All of that money has gone to some colorful places. One of the bigger success stories of the past month has been the platform CrypToadz which investors dumped $100 million into. They look like this. In the past couple weeks, a brand new project called MekaVerse saw $130 million in transaction volume. They’re a bit prettier, but would you spend more than $8,000 on one? The platform Cryptoslam (where I pulled most of the data I reference here) is tracking 163 platforms which did more than $1 million in volume in the past 30 days, a number which doesn’t even account for individual artists selling their work on platforms like OpenSea.

Now, there are two incredibly different segments of NFT communities out there, larger-scale NFT projects like Axie Infinity and NBA Top Shot with tens and hundreds of thousands of users and smaller-scale NFT projects like CryptoPunks and Art Blocks with just a few hundred or thousand owners. Larger-scale projects can represent more traditional gaming titles with more complex in-game economies while smaller-scale projects simply look more like fine art markets teamed with exclusive social clubs. Some smaller-scale projects have the ambition to eventually become larger-scale ones, but many have capped the number of NFTs in their projects and are designed to be exclusive.

In the past 30 days, Axie Infinity did more than $500 million in sales spread across nearly 2 million transactions and over 350,000 buyers. On the flip side, CryptoPunks did $200 million in sales during that same time frame across 484 transactions and 309 buyers.

Generally, when I’m talking about some of these big sales from smaller-scale projects with friends of mine, the first thing they mention is how this is probably all just money laundering. While I’d certainly imagine some of that is happening, that’s ultimately a much more boring explanation than my best guess of what’s really going on, which is that a group of several thousand investors have separately rationalized irrational investing. They just happen to have chosen to do so through buying pixel art and drawings of animals.

While some investors might suggest that a handful of the earliest NFTs hold intrinsic value as historic objects, there are plenty of brand new NFT projects earning ten-million dollar valuations on day one with low amounts of effort and imagination.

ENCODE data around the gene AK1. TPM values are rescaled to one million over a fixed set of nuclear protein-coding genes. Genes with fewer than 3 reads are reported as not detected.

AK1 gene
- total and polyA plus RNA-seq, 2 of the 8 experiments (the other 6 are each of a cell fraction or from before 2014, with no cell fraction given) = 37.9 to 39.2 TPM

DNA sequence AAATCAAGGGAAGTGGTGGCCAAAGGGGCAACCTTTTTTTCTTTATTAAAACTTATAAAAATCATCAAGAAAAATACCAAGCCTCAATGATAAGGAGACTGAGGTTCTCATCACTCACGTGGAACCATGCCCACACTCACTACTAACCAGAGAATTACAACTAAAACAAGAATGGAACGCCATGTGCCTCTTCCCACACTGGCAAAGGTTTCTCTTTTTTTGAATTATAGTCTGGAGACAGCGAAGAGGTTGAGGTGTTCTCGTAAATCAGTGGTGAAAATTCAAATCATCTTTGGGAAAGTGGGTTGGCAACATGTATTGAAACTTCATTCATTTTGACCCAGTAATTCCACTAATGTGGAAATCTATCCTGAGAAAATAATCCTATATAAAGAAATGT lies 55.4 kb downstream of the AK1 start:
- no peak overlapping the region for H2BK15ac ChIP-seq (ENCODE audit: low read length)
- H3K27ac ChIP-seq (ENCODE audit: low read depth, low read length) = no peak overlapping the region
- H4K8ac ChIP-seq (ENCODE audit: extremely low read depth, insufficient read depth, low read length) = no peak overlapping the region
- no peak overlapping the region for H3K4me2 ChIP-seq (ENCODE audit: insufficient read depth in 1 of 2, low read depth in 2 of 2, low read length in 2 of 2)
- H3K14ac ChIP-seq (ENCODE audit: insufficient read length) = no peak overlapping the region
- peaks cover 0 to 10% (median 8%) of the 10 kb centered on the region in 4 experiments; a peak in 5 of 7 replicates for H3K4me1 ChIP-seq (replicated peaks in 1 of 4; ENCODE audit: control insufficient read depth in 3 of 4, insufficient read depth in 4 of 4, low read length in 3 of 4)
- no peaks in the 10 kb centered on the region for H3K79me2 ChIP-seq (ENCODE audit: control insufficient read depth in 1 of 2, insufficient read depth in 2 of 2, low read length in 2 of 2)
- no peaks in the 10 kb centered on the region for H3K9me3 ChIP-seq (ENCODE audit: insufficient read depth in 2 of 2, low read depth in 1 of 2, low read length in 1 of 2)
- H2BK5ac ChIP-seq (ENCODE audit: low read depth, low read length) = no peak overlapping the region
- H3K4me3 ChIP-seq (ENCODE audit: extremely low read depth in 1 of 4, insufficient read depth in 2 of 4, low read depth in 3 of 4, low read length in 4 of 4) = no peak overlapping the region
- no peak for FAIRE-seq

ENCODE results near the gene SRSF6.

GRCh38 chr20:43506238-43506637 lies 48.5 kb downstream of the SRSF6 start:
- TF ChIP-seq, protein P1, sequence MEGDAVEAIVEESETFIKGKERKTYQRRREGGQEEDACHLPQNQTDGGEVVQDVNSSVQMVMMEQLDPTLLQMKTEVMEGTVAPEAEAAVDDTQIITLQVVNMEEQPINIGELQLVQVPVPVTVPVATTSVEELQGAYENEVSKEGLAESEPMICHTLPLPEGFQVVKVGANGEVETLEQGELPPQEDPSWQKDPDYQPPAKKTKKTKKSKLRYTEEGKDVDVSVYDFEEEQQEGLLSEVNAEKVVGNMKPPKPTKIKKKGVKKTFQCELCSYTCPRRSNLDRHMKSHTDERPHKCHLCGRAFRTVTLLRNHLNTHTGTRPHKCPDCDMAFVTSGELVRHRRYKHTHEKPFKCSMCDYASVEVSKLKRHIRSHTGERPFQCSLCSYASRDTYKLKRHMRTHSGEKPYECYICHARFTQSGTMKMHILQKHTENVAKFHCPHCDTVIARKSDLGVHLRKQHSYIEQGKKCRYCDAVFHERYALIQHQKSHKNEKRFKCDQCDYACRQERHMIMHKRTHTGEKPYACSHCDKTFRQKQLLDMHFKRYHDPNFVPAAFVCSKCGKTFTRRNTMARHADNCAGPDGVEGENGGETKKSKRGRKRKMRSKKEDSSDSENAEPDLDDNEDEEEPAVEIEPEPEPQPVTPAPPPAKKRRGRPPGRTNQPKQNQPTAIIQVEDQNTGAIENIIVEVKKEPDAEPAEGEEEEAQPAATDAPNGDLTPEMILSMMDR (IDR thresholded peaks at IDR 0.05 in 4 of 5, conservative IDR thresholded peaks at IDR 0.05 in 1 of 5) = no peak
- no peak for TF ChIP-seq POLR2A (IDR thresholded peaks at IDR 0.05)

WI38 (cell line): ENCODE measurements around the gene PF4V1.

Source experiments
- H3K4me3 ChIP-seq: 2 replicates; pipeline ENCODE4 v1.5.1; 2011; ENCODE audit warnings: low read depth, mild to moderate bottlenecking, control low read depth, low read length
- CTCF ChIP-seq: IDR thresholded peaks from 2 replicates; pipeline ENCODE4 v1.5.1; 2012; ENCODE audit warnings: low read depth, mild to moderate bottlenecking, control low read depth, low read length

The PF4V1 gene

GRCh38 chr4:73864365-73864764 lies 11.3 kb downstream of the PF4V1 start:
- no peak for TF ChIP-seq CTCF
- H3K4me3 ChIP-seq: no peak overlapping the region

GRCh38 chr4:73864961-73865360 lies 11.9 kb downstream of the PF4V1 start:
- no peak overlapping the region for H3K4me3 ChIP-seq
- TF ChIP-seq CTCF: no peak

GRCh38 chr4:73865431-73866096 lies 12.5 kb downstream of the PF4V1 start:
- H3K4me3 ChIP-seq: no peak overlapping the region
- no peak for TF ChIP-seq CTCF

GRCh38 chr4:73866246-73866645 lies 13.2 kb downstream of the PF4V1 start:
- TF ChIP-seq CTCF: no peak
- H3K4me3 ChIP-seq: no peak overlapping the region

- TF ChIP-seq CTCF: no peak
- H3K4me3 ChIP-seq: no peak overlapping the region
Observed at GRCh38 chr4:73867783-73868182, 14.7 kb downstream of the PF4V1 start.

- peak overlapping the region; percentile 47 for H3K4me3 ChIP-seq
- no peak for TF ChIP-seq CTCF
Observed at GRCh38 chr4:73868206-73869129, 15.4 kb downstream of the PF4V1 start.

The subject of artists’ rights to receive a percentage of their resold work has been a discussion for decades. Campaigning and petitioning ebb and flow, but the issue is again front and center as artists have more platforms to reach audiences than ever before.

The rapid development of the digital world affects the art community in multiple ways, particularly when it comes to fairness and equality for creators. Collectors are welcoming new opportunities to support the artists they love. However, if they’re not buying directly from the hands of the creators, how much are they really supporting them?

Well, there are rules that ensure artists receive compensation for the reproduction of their work, but fewer protections exist when it comes to others reselling their art. So, while artists are entitled to compensation when their artwork is used in an advertisement, they have no ownership over profits made after the original sale. Simply put, artists create, but then are left twiddling their thumbs as others determine the value of their work and profit from it later on.

This lapse in equilibrium has been addressed through the Artist’s Resale Right, also known as droit de suite. The right aims to guarantee creators a fair portion of their artwork’s resale value; however, it only falls under the copyright law umbrella in some places in the world. The U.S. is far behind in acknowledgingartist resale rights, with California being the only state to have provided droit de suite security to artists. It was overturned in 2018 for not being “feasible.”

Fortunately, blockchain technology is helping to address some of these obstacles in support of artists, galleries, auction houses and the industry as a whole. With blockchain smart contracts, artists have much more control over the selling process and can implement resale royalties as part of the sale. By gaining more governance over transactions, contemporary markets can decide who benefits from each sale, whether it be just the artists themselves, their team or an organization.

These advancements in the digital world present artists with more authority over their work and the integrity of their art, but it’s just the beginning. Advocates for artistshave been fighting for fairness and equality within the art industry for ages. Between NFTs and the overwhelming awareness of disparities, the future of the art world could become more fair by enabling royaltiesfor a resale. As art professor Charlotte Kent tells Artnet, “Previous efforts at equity depended on industry leaders and courts. In this instance, artists’ demands are shaping what is possible.”

Blockchain technology and NFTs are just the doorknob. ORIGYN Art strives to make fine art accessible to all, while also opening up new value opportunities for artists, galleries and owners. These benefits include market transparency, more governance rights, increased visibility of artworks and access to a percentage of current and future sales.